Paper No. 47
`Date Entered: October 27, 2016
`G.B.T., INC.,
`Patent Owner.
`Case IPR2015-01081
`Patent 5,987,604
` ____________
`BRIAN J. McNAMARA, Administrative Patent Judges.
`McNAMARA, Administrative Patent Judge.
`35 U.S.C. § 318(a) and
` 37C.F.R. § 42.73

`Patent 5,987,604
`On October, 29, 2015, we instituted an inter partes review of claims
`1–30 of U. S. Patent No. 5,987,604 ("the ’604 Patent"). Paper 18 (“Dec. to
`Inst.”). Patent Owner filed a Patent Owner Response (Paper 30, “PO
`Resp.”), Petitioner filed a Petitioner Reply (Paper 39, “Pet. Reply”). Patent
`Owner filed a Motion to Exclude (Paper 23, “Mot. To Exclude”), Petitioner
`filed an Opposition (Paper 43, “Opp. To Mot. To Exclude”), and Patent
`Owner filed a Reply (Paper 44 “Reply to Opp. to Mot. to Exclude”). A
`transcript of an oral hearing held on June 29, 2016 (Paper 46, “Hr’g Tr.”)
`has been entered into the record.
`We have jurisdiction under 35 U.S.C. § 6. This Final Written
`Decision is issued pursuant to 35 U.S.C. §318(a). We base our decision on
`the preponderance of the evidence. 35 U.S.C. § 316(e); 37 C.F.R. § 42.1(d).
`Having reviewed the arguments of the parties and the supporting
`evidence, we conclude that Petitioner has demonstrated by a preponderance
`of the evidence that the challenged claims are unpatentable.
`The ’604 Patent discloses an x86 based system in which a system
`management interrupt (SMI) invokes an operating mode known as system
`management mode (SMM). Ex. 1001, col. 3, ll. 10–20. In SMM, system
`firmware is used to perform power management or control other system
`functions, e.g., controlling hardware specific features, in a manner that is
`transparent to the operating system and applications software. Id.
`The ’604 Patent discloses creating a virtual monitor that runs under
`SMM with memory paging to execute SMI code in virtual mode, thereby
`allowing SMM code written to run below the 1 MB boundary to execute

`Patent 5,987,604
`above the 1 MB boundary by mapping the entire SMI handler above the 1
`MB boundary and executing the code as a page enabled, protected mode,
`virtual task with SMM. Id. at col. 2, ll. 27–35. When an SMI is generated,
`the central processing unit (CPU) asserts an SMI activate (SMIACT) control
`signal to access system management random access memory (SMRAM) 20,
`which is a dedicated memory space not accessible to the operating system or
`application software. Id. at col. 3, ll. 21–27, col. 6, ll. 6–10. After storing
`the current operating location for return purposes in SMRAM 20, CPU 14
`jumps to a location in SMRAM 20 to execute the SMI handler code that
`performs the system management activity. Id. at col. 3, ll. 27–31. Upon
`completion of the system management activity, control is returned to the
`previously interrupted operating system. Id. at col 3, ll. 31–37.
`The ’604 Patent notes that conventional SMIs execute slowly because
`they operate below the 1 MB boundary in an uncached memory area, in
`order to avoid cache conflict with overlapping memory. Id. at col. 1, ll. 26–
`31. Such conventional SMMs operate in real mode with 4GB memory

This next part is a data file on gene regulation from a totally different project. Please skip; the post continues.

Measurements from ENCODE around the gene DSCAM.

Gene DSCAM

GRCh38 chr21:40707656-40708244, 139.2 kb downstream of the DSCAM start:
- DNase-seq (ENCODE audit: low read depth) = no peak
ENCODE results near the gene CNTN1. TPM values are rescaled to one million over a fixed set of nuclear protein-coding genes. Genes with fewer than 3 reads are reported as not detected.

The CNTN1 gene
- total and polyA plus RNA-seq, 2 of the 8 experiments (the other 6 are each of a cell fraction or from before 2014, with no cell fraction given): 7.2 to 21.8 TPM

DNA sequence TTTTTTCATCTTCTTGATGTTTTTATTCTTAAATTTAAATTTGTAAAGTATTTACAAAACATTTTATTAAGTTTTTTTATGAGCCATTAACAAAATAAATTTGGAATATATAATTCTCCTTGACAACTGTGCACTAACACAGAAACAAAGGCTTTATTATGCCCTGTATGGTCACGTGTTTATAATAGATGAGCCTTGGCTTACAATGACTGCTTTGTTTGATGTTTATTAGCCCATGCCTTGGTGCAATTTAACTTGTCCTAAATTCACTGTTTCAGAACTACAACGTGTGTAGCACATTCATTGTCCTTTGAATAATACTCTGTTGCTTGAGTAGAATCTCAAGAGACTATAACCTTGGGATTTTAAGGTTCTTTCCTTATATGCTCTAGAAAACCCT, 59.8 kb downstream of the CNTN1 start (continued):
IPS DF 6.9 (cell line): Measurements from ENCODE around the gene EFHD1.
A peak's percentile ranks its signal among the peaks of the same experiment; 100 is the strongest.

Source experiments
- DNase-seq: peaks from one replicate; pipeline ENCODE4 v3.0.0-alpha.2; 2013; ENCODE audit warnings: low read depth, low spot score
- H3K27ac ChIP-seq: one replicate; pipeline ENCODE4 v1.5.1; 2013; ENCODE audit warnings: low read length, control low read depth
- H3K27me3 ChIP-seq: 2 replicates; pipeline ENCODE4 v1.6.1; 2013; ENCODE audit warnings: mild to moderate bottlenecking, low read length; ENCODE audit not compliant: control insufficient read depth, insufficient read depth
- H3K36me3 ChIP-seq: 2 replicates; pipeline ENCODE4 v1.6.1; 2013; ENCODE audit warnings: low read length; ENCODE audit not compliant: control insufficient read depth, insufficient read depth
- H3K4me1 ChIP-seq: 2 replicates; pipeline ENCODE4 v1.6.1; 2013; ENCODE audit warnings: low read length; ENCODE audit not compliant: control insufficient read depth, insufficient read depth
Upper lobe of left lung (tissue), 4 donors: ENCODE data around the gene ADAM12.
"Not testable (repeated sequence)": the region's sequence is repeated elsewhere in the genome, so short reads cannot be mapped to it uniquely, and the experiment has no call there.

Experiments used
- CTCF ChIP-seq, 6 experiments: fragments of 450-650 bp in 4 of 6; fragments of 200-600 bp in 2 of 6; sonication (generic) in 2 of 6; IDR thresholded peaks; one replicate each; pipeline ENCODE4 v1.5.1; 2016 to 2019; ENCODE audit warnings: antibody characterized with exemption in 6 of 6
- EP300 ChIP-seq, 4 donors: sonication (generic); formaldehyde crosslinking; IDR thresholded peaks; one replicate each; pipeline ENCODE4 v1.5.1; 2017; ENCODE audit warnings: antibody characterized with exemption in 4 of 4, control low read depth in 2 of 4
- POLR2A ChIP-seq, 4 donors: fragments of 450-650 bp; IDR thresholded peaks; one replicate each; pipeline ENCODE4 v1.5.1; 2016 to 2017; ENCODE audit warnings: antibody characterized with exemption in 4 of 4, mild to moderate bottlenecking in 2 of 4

`segments and 1 MB addressable program memory and are relatively slow.
`According to the ’604 Patent, a conventional alternative approach transfers
`SMI code and data from a region above the 1 MB boundary to a cacheable
`region below the 1 MB boundary, allowing standard execution of SMI code
`in real mode, but requiring transfer of the SMI code back to a cacheable area
`above the 1 MB area after completing the SMI. Id. at col. 1, ll. 37–45.
`In accordance with the invention in the ’604 Patent, the data and code
`in SMRAM 20 located in the physical memory is mapped to location 22,
`which is above the 1 MB region in system space 50. Id. at col. 6, ll. 10–14,
`col. 7, ll. 27–30. CPU 14 then jumps to a location in SMRAM 20 that is

`Patent 5,987,604
`above the 1 MB region in the system address space 50 to execute the SMI
`handler code. Id. at col. 6, l. 15–19, col. 7, ll. 32–37. The SMI handler then
`jumps to location 24, which must be within 64 K of location 22, where the
`CPU mode change takes place, configuring CPU 14 to operate in protected
`mode. Id. at col 6, ll. 20–28.
`The SMI handler then creates page tables and is configured to create a
`task state segment (TSS) and input/output (I/O) bit map, unless they were
`created during power on self-test (POST). Id. at col. 6, ll. 31– 39. The SMI
`handler then invokes the paging feature of CPU 14 and switches to virtual
`mode. Id. at col. 6, ll. 53–54.
`In virtual mode, CPU 14 determines logical operations the same way
`as in real mode and the physical address is determined using the page tables.
`Id. at col. 6, l. 66–col. 7, l. 1. The SMI handler begins the task required to
`perform system management activities. Id. at col. 7, ll. 1–3. During
`execution of system management activities, the software occasionally
`configures the processor to operate in protected mode to facilitate execution
`of specific tasks, such as cache flushes and accessing the floating point unit
`of the CPU. Id. at col. 7, ll. 3–6. Upon completion of the special task, the
`SMI handler configures the CPU to operate in virtual mode to resume
`system management activity. Id. at col. 7, ll. 12–14.
`Upon completion of system management activity, the SMI handler
`configures the CPU to exit the virtual mode, causing the CPU to operate in
`the protected mode. Id. at col. 7, ll. 14–19. Paging is then disabled and the
`SMI handler executes a resume instruction to return control to the previously
`interrupted operating system or application execution. Id. at col 7, ll. 18–22.

`Claims 1, 11 and 21 are independent. Claim 1 is drawn to an
`apparatus, claim 11 is drawn to a method, and claim 21 is drawn to a
`computer-executable process. Claim 1 is representative:
`1. An apparatus for executing instructions in a system
`management mode in a processor-based system, comprising:
`a memory for storing instruction sequences by which the
`processor-based system is processed;
`a processor having a system address space, the processor for
`executing the stored instruction sequences; and